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Very nice and well explained, but I question the "STZ" instruction at 16:50 or thereabouts :)

Actually a great video.

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On 6/17/2021 at 10:20 PM, DrVenkman said:

JFC, the VCS/2600 was almost 6 years old by the time of the '83 crash. The A8, Odyssey2, VIC-20. Intellivision, ColecoVision, 5200 and C64 had already arrived on the market by that time ... And the console continued in production UNTIL 19-fucking-92!!!

 

People get pissed off when I say this, but in a roundabout way, does this not indicate that the 2600 was "responsible" for the '83 crash?

 

That is, the 2600 (VCS) comes out, video game sales explode, and within a few years, you've got 6, 7, 8 different machines on the market, and Atari cranking out product like that growth was going to continue exponentially.  Of course, it didn't, but the 2600 held the line and outsold everything else on the market until 86-ish.

 

My theory of the case is simple: the market (read: the total number of people buying video game products) had decided the 2600 and its existing library were good enough through the mid 80s, and that's that.  In 89, the market had finally grown enough to sustain 2 video game consoles long-term, and it wasn't until the turn of the century that it had finally grown enough to sustain 3, and we'll see how it goes from here, but it's been that way going on 20 years.  But in the early half of the 80s, companies were jamming product out like 2021 levels of adoption were right around the corner, spurred on by the incredible success of the 2600.  So, in a sense, the 2600 could be said to be have a causal connection to the crash, but for a different reason than is commonly cited.

 

Now, granted, sales on the whole went into the gutter in '83, according to the stats, but they we're talking about a few bad years.  If so many companies hadn't been so over-invested, they wouldn't have all gone belly-up and we wpuldn't be talkimg about it as The Great Crash.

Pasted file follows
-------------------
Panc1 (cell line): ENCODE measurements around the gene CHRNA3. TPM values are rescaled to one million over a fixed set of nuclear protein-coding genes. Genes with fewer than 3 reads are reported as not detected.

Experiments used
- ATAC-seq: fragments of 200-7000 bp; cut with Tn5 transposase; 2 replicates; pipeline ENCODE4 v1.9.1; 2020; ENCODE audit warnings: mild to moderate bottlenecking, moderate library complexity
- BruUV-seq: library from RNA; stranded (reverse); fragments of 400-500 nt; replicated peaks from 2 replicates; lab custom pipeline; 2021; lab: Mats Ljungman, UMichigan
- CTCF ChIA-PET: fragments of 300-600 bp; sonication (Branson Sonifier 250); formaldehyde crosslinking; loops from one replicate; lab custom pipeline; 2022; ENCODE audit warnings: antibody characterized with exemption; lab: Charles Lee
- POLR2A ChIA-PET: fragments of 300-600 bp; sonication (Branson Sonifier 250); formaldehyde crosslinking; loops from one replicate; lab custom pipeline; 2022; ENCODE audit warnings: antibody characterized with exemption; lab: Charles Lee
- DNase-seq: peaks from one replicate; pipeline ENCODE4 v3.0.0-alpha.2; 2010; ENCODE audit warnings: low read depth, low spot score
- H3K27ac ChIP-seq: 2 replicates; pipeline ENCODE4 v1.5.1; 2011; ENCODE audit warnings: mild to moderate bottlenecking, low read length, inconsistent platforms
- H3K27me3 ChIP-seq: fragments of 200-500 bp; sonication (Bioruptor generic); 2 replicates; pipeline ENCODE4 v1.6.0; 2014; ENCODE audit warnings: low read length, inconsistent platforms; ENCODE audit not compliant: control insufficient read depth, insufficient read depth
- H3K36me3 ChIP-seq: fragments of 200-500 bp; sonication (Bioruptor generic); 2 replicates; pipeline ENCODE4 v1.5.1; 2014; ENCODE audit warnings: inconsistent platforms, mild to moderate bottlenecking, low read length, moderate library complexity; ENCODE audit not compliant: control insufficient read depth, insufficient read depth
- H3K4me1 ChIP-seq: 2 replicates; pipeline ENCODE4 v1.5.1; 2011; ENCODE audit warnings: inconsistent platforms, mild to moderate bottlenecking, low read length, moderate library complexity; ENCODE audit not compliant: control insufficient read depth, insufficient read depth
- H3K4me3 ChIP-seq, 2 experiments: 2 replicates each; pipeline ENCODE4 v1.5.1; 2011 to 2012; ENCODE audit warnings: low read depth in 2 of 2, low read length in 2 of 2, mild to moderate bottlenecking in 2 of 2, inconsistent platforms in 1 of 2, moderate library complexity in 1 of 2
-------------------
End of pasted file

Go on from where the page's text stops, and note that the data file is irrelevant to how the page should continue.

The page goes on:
There are other plausible explanations of the events, but for my money, "E.T. was a bad game", "the 5200 joysticks were crappy", and "too many third parties made inferior games" are not among them.  Every single one of these things  and more besides are still operatove today, and I don't see any looming crash on the horizon.

 

 

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The 5200 joysticks were a problem that would have forced a change of direction (and probably a nasty backlash) if the console had been a success.  The real problem was a lack of improvement.  The really good games were all hitting the Commodore 64.  Consoles couldn't compete with it.  All that RAM and floppy disk media was too much to compete against.  What could the poor VCS do against that?  Atari Pitfall 2 still commanded my attention (I didn't like the ports much), but most of the things I "needed" to play were hitting the C64 or Apple.

 

I also remember my dad lecturing me that we already had some of the launch games for the Coleco and 5200.  They didn't have enough exclusive new games to sell the systems.  Ultima and Castle Wolfenstein pushed the limits of what a video game could be in big ways--and Beyond Castle Wolfenstein and Ultima 3 were absolutely epic in '84.  At the time, I didn't think I would ever game on a console again.  It was the C64 that remained part of my gaming life all the way until 1989, not the VCS.  That machine is a legend.

 

Where I lived, we decided the 5200 and Coleco weren't worth the money and the C64 was already a better buy in 1983--in addition to the ability to work the "educational" value of a home computer with our parents.  The Commodore 64 is where core gaming went and it held influence for a long time.